Also known as Campbell de Morgan spots, angiomas, cherry angiomas, cherry spots and senile angiomas, are benign (non-cancerous) skin growths made of blood vessels. They get their name from the name of an English surgeon. The growths are bright red, often described as “cherry-red” (hence they are often referred to as cherry angiomas). They can appear anywhere on the body, but most often appear on the torso. They range in size from the size of a pinhead to a quarter inch in diameter. They may be flat or dome-shaped, sticking out from the skin. They are usually painless. Often only one growth is seen but sometimes there are multiple growths.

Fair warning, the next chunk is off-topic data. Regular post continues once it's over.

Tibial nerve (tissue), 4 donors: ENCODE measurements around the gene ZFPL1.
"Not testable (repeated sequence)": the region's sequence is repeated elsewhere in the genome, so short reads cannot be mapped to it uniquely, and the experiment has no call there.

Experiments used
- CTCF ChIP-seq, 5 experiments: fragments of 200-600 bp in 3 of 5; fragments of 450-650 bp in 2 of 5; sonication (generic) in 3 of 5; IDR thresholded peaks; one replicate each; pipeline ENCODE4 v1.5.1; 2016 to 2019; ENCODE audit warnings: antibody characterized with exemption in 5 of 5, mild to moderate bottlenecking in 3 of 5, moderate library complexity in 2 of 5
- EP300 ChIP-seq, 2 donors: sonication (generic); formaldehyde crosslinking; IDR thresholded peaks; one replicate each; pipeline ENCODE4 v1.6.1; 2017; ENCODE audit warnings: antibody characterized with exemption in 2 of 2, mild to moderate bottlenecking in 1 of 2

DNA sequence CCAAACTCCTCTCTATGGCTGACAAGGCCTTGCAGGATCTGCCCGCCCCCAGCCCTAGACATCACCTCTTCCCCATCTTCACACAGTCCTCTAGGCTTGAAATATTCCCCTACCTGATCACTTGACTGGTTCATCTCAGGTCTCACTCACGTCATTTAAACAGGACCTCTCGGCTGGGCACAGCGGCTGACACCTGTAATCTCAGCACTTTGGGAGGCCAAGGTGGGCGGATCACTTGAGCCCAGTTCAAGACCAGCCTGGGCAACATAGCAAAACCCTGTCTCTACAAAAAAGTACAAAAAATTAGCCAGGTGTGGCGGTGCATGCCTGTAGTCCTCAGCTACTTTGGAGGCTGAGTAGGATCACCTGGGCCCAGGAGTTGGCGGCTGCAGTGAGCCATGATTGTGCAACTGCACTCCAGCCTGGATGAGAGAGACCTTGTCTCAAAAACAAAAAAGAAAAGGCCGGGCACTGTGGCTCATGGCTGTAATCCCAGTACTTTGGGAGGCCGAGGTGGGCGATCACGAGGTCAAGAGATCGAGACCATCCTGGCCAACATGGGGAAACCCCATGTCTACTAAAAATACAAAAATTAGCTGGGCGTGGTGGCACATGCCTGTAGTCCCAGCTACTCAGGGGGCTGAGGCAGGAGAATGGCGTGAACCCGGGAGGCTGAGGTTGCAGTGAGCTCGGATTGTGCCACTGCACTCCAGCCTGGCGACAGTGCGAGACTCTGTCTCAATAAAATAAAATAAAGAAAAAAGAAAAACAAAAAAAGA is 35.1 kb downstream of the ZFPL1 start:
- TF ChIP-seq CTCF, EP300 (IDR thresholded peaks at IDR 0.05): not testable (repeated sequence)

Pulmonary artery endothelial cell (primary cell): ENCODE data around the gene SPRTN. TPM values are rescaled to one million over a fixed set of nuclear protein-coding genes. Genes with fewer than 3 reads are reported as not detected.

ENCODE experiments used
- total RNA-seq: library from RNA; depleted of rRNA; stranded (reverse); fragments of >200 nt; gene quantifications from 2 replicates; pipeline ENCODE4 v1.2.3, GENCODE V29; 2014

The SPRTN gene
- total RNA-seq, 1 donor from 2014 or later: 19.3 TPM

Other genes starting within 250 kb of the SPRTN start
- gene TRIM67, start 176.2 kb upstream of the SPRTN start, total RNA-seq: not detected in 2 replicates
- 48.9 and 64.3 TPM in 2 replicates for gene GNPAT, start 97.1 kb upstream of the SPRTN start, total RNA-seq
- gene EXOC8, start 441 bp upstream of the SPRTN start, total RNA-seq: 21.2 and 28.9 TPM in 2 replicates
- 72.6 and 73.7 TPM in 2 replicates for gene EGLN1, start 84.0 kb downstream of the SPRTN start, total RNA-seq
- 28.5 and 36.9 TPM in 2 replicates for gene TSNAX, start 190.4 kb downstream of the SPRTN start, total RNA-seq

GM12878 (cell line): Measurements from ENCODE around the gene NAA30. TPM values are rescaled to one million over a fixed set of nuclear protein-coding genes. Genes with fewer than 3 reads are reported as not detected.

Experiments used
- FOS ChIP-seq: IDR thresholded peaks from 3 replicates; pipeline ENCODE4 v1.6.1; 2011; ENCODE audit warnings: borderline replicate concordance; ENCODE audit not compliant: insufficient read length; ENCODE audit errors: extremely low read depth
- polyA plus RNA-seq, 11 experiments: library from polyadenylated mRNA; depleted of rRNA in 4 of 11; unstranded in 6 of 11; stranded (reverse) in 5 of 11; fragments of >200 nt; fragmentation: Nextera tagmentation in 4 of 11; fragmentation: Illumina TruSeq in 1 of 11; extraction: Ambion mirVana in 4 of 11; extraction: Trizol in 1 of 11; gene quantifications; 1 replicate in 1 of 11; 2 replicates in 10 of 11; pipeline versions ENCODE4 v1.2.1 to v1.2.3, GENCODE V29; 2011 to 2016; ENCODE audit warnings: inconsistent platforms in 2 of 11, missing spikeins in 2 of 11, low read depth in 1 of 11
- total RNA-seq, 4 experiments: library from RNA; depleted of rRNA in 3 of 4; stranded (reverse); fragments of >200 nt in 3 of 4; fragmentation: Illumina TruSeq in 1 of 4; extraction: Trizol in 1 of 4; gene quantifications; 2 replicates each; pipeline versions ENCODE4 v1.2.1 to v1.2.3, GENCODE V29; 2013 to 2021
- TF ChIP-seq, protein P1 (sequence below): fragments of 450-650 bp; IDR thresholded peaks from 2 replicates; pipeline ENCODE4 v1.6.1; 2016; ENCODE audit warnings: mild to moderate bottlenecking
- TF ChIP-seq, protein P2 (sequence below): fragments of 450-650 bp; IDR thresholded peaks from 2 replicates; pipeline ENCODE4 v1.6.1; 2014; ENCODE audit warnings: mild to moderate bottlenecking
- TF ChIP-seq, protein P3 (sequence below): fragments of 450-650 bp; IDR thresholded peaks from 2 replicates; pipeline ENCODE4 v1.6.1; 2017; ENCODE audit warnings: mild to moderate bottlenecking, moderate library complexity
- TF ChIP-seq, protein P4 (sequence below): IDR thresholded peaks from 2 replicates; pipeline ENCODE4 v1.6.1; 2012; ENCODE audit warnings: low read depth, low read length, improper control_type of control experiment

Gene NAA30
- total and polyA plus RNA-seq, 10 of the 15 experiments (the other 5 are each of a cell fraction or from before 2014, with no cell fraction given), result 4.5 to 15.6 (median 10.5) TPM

What Causes Campbell de Morgan Spots?
No one knows for sure, but they may be hereditary. Some medical professionals think hormonal changes, like those that occur during pregnancy, can trigger the spots to appear. That’s certainly not the only thing that causes them, though, since men can get them, too. They appear most commonly in adults over the age of 30 but people of any age can get them.